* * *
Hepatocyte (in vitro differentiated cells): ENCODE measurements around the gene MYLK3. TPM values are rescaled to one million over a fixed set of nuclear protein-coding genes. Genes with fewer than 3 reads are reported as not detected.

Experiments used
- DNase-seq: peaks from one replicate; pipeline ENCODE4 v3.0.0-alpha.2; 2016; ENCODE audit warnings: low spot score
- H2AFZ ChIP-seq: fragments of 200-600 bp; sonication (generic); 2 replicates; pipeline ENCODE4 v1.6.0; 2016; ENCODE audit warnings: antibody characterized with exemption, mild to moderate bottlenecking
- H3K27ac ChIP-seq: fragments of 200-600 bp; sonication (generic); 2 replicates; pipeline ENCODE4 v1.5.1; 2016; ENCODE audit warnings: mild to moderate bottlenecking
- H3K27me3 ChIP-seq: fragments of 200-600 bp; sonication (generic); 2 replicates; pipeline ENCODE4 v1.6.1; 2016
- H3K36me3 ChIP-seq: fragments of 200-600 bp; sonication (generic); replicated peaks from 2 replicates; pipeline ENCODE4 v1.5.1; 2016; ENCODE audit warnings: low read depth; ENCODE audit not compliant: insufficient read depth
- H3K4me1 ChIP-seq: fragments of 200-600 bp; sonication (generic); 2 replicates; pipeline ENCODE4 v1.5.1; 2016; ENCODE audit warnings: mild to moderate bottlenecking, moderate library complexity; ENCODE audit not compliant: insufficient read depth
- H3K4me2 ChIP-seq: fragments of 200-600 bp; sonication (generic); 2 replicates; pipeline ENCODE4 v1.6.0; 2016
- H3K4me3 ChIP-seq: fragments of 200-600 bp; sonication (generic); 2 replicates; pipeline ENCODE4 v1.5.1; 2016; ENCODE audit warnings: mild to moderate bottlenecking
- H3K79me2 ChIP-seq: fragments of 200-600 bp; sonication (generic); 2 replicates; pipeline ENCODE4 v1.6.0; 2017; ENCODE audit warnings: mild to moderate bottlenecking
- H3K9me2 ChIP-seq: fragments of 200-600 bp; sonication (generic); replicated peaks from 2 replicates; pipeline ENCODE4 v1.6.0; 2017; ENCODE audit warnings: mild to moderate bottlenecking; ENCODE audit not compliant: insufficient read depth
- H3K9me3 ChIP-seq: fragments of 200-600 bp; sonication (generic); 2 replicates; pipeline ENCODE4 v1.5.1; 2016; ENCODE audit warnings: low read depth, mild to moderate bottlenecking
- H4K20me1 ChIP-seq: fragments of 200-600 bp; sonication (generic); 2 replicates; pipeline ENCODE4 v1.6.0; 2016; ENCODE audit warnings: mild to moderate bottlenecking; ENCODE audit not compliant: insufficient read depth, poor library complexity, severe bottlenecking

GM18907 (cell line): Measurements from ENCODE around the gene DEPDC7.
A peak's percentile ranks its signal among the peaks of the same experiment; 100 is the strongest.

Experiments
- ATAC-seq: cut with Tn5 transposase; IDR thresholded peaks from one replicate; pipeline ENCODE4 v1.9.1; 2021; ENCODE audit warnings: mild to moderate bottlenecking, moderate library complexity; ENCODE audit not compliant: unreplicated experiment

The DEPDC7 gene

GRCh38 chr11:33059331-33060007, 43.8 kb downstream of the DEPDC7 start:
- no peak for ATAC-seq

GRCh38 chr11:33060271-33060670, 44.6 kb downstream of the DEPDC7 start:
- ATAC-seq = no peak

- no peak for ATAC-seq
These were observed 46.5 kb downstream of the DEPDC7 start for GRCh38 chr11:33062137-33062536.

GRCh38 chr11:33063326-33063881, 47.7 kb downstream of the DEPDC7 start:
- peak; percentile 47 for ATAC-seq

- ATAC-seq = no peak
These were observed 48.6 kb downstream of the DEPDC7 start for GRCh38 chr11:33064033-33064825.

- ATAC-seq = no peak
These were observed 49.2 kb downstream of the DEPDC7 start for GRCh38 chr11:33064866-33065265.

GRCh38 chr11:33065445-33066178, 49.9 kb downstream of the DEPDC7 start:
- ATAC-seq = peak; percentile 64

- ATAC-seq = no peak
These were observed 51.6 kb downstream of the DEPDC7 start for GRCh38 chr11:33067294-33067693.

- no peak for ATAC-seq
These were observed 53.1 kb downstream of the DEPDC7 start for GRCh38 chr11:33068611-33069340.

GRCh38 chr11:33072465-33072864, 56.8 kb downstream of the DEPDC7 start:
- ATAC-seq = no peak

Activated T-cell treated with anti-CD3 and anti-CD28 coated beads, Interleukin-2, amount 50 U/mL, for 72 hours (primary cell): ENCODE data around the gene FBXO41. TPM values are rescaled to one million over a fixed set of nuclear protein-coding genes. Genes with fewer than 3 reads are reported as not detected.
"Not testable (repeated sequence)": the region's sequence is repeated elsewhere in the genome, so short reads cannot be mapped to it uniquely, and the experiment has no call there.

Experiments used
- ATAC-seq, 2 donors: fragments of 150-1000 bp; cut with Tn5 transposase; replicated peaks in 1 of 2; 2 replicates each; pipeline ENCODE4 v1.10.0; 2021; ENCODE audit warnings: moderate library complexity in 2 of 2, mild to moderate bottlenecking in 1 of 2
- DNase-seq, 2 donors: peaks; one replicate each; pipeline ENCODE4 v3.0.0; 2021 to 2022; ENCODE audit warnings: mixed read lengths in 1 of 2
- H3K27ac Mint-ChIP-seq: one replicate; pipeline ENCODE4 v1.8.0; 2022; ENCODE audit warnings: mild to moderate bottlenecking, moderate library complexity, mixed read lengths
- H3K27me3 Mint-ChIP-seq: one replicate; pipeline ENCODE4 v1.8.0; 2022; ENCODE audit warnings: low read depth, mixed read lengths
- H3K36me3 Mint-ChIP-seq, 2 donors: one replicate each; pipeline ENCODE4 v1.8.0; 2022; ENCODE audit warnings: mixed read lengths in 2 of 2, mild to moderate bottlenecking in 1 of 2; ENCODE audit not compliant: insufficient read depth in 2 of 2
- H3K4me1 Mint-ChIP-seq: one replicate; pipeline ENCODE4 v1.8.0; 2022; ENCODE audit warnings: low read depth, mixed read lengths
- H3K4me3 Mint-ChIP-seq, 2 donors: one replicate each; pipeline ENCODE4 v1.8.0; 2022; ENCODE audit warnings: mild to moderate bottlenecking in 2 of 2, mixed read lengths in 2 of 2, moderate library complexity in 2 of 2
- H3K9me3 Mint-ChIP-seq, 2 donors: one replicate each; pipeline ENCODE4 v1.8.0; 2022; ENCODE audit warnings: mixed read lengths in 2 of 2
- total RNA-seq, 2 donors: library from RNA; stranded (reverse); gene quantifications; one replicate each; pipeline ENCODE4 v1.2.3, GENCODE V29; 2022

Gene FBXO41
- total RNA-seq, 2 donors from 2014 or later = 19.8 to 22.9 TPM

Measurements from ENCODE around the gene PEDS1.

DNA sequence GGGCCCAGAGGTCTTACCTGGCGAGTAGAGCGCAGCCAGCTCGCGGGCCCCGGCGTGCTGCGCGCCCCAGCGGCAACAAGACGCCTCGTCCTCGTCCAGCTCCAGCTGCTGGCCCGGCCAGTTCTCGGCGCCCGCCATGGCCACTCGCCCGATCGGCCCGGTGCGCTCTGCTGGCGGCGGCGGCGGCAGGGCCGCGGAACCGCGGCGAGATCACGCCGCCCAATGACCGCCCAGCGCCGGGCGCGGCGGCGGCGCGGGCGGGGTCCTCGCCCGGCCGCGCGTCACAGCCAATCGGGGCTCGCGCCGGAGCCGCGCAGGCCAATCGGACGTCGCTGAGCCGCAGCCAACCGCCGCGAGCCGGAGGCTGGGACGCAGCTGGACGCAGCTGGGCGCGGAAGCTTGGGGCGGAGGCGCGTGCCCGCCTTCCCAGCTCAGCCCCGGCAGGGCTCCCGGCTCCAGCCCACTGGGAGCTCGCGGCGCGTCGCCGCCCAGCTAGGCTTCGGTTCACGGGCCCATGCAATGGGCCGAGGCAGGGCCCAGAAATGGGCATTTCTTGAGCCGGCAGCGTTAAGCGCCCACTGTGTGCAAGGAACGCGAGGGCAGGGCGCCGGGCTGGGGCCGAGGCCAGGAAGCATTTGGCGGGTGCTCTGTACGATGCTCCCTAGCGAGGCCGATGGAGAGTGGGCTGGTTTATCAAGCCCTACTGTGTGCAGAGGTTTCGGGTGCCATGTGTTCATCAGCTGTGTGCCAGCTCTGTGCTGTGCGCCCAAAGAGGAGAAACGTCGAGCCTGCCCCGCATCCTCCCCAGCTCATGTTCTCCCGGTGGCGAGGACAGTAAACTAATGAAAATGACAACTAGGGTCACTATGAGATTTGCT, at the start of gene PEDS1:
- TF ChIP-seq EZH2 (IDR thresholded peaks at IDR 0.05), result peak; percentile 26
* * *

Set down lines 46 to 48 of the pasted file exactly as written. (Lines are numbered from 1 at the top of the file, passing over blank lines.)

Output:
- H3K27me3 Mint-ChIP-seq: one replicate; pipeline ENCODE4 v1.8.0; 2022; ENCODE audit warnings: low read depth, mixed read lengths
- H3K36me3 Mint-ChIP-seq, 2 donors: one replicate each; pipeline ENCODE4 v1.8.0; 2022; ENCODE audit warnings: mixed read lengths in 2 of 2, mild to moderate bottlenecking in 1 of 2; ENCODE audit not compliant: insufficient read depth in 2 of 2
- H3K4me1 Mint-ChIP-seq: one replicate; pipeline ENCODE4 v1.8.0; 2022; ENCODE audit warnings: low read depth, mixed read lengths